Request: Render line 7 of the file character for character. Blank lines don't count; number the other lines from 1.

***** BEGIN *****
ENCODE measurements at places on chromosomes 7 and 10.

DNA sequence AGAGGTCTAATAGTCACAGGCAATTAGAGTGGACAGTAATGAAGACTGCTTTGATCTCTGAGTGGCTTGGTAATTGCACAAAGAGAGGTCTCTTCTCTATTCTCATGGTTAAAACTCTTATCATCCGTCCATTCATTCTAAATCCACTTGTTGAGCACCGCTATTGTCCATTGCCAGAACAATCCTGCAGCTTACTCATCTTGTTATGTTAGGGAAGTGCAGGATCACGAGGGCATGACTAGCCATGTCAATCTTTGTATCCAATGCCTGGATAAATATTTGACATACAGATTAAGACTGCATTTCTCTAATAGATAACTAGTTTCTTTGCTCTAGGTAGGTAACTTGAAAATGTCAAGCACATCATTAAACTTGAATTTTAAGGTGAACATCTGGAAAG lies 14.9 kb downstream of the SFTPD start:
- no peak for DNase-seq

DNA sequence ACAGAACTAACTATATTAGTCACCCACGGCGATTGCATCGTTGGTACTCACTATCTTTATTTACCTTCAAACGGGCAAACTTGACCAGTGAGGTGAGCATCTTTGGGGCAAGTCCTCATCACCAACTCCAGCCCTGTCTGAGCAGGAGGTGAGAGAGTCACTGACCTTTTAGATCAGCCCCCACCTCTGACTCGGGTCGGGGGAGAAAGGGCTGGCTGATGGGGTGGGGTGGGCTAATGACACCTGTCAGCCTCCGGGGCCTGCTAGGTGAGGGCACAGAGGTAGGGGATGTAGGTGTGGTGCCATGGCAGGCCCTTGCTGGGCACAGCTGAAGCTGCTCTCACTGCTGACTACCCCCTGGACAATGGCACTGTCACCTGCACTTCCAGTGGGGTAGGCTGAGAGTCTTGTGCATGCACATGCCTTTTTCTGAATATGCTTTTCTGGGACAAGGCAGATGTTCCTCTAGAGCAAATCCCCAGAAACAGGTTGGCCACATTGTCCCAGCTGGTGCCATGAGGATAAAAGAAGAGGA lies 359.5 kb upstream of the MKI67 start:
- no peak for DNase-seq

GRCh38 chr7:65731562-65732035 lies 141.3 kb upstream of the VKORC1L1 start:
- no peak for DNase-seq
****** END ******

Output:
- no peak for DNase-seq